|Not coming anywhere close to anything ever|
I admit, in the last few weeks, I wanted to make a rambling post about how much I hate all these stupid enamel pins everyone is making now. It's never been my thing. I've never seen the appeal to them. I've never gone to a vacation spot and needed the pin to remember my time there. I never saved any pins out of any special video game bundle or anything. When the old Loot Crate box came in, back when I was subscribed to it, the pins were lucky not to be thrown away with the empty box and packaging. I mean, I get what they do. It's like a flat piece of jewelry for your shirt, jacket, or any place visible, just to ensure everyone that sees it knows you're not interested in normal human interaction. You're some pin-wearing freak, and to just keep walking.
I guess you can collect them, and I suppose that's what the trend is now, but I'm missing the point on that too. I suppose a lot of people will look at keshi mini-figures and assume the same, but I'll tell you to scatter keshi across the floor in one dark room and enamel pins in the other, and then I can at least tell you with some confidence a keshi collection won't kill you.
And that wraps it up! That pretty much was my initial idea for the topic. I was annoyed seeing these stupid things crop up, regardless of how many people were interested in them, and just wished everyone went back to making mini-figures or anything remotely close, but the longer I thought about it the more I felt I was on a different stream of thought.
You see, I've only been reintroduced to the keshi collecting hobby for the last four years or so. My entire scope of knowledge on this subject are these last four years, what I remember when I was very young, and what I've read and heard about in between. I didn't actually experience any of that, so if there was a trend or a pattern, per se, I wouldn't really know of it, at least assume there was one, but I think there may be.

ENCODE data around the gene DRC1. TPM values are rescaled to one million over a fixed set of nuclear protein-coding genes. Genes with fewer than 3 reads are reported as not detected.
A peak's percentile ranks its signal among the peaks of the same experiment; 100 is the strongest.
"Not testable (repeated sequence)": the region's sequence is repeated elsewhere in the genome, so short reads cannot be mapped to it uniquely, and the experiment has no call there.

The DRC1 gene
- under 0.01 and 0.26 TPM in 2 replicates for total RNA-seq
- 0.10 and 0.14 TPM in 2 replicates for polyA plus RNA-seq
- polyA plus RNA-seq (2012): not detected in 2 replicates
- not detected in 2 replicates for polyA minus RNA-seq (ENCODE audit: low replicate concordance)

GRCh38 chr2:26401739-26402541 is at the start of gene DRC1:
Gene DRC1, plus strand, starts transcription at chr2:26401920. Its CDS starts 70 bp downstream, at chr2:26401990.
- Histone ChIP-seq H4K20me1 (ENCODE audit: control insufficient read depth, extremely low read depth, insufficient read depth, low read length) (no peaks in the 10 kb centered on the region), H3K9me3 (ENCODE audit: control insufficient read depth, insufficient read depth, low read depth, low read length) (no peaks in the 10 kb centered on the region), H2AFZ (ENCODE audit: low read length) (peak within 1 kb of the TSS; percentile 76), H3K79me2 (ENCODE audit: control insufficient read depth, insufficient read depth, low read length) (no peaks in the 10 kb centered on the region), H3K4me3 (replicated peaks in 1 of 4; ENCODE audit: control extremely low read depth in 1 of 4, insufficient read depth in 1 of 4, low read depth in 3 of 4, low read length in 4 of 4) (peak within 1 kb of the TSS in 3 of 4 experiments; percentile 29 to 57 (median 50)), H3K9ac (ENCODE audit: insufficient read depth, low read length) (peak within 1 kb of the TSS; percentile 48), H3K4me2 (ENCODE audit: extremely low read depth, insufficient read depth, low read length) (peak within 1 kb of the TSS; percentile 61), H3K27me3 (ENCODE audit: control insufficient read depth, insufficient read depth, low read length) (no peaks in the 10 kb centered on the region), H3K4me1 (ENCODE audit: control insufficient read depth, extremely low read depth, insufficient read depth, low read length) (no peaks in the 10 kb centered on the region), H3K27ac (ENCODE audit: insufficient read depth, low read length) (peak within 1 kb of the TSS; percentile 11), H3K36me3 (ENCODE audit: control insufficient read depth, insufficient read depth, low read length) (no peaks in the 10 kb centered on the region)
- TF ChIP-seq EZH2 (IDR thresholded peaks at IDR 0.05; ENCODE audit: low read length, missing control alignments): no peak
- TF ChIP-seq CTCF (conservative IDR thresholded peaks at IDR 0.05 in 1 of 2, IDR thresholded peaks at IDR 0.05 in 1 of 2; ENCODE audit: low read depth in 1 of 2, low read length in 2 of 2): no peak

Not to chime the doom bells of keshi, because keshi enthusiasts will always be around, but maybe keshi collecting and producing will fall out of popularity someday in the following years. This could be a trend only to America, as well, as maybe some new artists in Italy, for example, may be inspired by the years of American creativity, and start their scene when ours seems to be on it's last lap. What I am saying is there may be a pattern to things popping into popularity and falling out of popularity, and these infernal enamel pins might be a indication of that.
I think you can see that with the Glyos fanbase. You see some of the most loyal, hardcore, and longest standing collectors there in the American scene, and Glyos itself is a dissection and evolution of keshi fundamentals. You know when Glyos hit the scene, many keshi collectors jumped ship and are experiencing the best of both worlds between action figures and keshi.
Like I said, I've only been here the last few years. Maybe the great days of the keshi reemergence are over and done with, with me missing every last one of them. Maybe it's not as popular as it once was some years ago, but it must have been born from some great need or something. Maybe for some that need has been filled and are moving to other needs.
I'm starting to feel 80's nostalgia is playing a huge part in adult collecting, not just keshi. People are getting back into keshi because they had them when they were younger or recognize them from days gone by. Stupid enamel pins were part of those nostalgic days too. Maybe not mine, but a lot of others, and just as 80's inspired toy lines are coming up everywhere, so does 80's fashion accessories.
I suppose it only makes sense, even if I think it's dumb as hell and I'd rather step on keshi figures any day.